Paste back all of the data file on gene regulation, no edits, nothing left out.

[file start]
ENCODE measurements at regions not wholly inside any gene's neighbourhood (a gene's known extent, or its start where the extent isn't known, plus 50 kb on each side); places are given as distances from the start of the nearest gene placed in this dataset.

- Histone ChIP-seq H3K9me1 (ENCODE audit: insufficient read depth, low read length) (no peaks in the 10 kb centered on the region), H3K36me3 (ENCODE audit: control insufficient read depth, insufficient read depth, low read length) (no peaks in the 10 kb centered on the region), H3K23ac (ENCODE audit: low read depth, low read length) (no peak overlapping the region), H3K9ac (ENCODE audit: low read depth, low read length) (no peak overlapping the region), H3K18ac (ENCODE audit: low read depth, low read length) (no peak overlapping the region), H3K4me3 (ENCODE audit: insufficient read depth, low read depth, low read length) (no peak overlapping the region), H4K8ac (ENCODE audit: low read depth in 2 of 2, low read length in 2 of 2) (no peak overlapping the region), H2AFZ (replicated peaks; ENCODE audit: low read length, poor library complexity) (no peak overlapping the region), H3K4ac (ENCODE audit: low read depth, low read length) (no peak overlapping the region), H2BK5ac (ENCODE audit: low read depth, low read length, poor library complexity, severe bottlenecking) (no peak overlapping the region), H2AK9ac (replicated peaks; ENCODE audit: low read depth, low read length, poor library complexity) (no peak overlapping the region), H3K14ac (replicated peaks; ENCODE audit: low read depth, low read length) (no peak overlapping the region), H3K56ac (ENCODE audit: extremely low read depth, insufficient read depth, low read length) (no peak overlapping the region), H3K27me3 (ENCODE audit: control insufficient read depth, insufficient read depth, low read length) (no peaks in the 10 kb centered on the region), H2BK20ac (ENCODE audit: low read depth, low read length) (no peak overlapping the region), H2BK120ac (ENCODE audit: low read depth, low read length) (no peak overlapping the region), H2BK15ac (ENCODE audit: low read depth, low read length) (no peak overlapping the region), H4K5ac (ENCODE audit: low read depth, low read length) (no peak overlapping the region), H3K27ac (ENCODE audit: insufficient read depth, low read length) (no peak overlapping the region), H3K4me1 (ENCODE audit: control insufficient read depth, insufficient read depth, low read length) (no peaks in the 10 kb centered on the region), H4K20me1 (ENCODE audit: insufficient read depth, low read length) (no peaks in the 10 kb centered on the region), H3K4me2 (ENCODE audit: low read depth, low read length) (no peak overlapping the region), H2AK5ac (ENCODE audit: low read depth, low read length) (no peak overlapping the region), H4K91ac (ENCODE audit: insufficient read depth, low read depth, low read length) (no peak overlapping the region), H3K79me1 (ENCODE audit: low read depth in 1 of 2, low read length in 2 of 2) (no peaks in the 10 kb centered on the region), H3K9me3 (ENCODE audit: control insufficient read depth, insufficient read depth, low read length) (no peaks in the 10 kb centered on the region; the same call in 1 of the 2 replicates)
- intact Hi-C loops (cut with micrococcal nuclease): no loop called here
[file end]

ENCODE measurements at regions not wholly inside any gene's neighbourhood (a gene's known extent, or its start where the extent isn't known, plus 50 kb on each side); places are given as distances from the start of the nearest gene placed in this dataset.

- Histone ChIP-seq H3K9me1 (ENCODE audit: insufficient read depth, low read length) (no peaks in the 10 kb centered on the region), H3K36me3 (ENCODE audit: control insufficient read depth, insufficient read depth, low read length) (no peaks in the 10 kb centered on the region), H3K23ac (ENCODE audit: low read depth, low read length) (no peak overlapping the region), H3K9ac (ENCODE audit: low read depth, low read length) (no peak overlapping the region), H3K18ac (ENCODE audit: low read depth, low read length) (no peak overlapping the region), H3K4me3 (ENCODE audit: insufficient read depth, low read depth, low read length) (no peak overlapping the region), H4K8ac (ENCODE audit: low read depth in 2 of 2, low read length in 2 of 2) (no peak overlapping the region), H2AFZ (replicated peaks; ENCODE audit: low read length, poor library complexity) (no peak overlapping the region), H3K4ac (ENCODE audit: low read depth, low read length) (no peak overlapping the region), H2BK5ac (ENCODE audit: low read depth, low read length, poor library complexity, severe bottlenecking) (no peak overlapping the region), H2AK9ac (replicated peaks; ENCODE audit: low read depth, low read length, poor library complexity) (no peak overlapping the region), H3K14ac (replicated peaks; ENCODE audit: low read depth, low read length) (no peak overlapping the region), H3K56ac (ENCODE audit: extremely low read depth, insufficient read depth, low read length) (no peak overlapping the region), H3K27me3 (ENCODE audit: control insufficient read depth, insufficient read depth, low read length) (no peaks in the 10 kb centered on the region), H2BK20ac (ENCODE audit: low read depth, low read length) (no peak overlapping the region), H2BK120ac (ENCODE audit: low read depth, low read length) (no peak overlapping the region), H2BK15ac (ENCODE audit: low read depth, low read length) (no peak overlapping the region), H4K5ac (ENCODE audit: low read depth, low read length) (no peak overlapping the region), H3K27ac (ENCODE audit: insufficient read depth, low read length) (no peak overlapping the region), H3K4me1 (ENCODE audit: control insufficient read depth, insufficient read depth, low read length) (no peaks in the 10 kb centered on the region), H4K20me1 (ENCODE audit: insufficient read depth, low read length) (no peaks in the 10 kb centered on the region), H3K4me2 (ENCODE audit: low read depth, low read length) (no peak overlapping the region), H2AK5ac (ENCODE audit: low read depth, low read length) (no peak overlapping the region), H4K91ac (ENCODE audit: insufficient read depth, low read depth, low read length) (no peak overlapping the region), H3K79me1 (ENCODE audit: low read depth in 1 of 2, low read length in 2 of 2) (no peaks in the 10 kb centered on the region), H3K9me3 (ENCODE audit: control insufficient read depth, insufficient read depth, low read length) (no peaks in the 10 kb centered on the region; the same call in 1 of the 2 replicates)
- intact Hi-C loops (cut with micrococcal nuclease): no loop called here